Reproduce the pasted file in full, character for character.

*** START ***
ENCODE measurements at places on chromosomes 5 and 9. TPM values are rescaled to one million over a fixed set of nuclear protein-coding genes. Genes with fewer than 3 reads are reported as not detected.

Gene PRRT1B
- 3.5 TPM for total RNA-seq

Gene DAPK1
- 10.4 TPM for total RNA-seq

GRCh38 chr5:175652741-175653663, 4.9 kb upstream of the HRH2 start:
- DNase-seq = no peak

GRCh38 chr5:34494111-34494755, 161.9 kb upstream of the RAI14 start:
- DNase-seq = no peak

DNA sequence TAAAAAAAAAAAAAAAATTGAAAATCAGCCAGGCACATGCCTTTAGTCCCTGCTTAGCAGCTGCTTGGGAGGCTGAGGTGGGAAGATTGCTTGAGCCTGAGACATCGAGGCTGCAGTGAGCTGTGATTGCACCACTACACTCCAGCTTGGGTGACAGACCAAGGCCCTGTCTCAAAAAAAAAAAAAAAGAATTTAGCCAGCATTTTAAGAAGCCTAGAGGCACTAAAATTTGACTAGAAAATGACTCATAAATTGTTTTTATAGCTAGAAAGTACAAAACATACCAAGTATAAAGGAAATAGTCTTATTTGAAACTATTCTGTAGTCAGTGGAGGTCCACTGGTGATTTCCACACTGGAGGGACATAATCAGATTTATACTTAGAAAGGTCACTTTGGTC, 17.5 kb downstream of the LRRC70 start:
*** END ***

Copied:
ENCODE measurements at places on chromosomes 5 and 9. TPM values are rescaled to one million over a fixed set of nuclear protein-coding genes. Genes with fewer than 3 reads are reported as not detected.

Gene PRRT1B
- 3.5 TPM for total RNA-seq

Gene DAPK1
- 10.4 TPM for total RNA-seq

GRCh38 chr5:175652741-175653663, 4.9 kb upstream of the HRH2 start:
- DNase-seq = no peak

GRCh38 chr5:34494111-34494755, 161.9 kb upstream of the RAI14 start:
- DNase-seq = no peak

DNA sequence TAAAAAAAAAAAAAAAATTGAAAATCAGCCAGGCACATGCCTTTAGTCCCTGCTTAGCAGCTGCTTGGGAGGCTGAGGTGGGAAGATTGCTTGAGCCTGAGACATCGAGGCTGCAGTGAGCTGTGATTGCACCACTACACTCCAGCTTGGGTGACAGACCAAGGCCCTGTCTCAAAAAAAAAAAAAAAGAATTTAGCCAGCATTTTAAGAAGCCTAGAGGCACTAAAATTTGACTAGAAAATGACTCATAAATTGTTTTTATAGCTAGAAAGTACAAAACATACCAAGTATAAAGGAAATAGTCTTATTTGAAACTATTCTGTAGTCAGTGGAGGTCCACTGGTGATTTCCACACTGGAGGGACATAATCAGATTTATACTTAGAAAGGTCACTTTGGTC, 17.5 kb downstream of the LRRC70 start: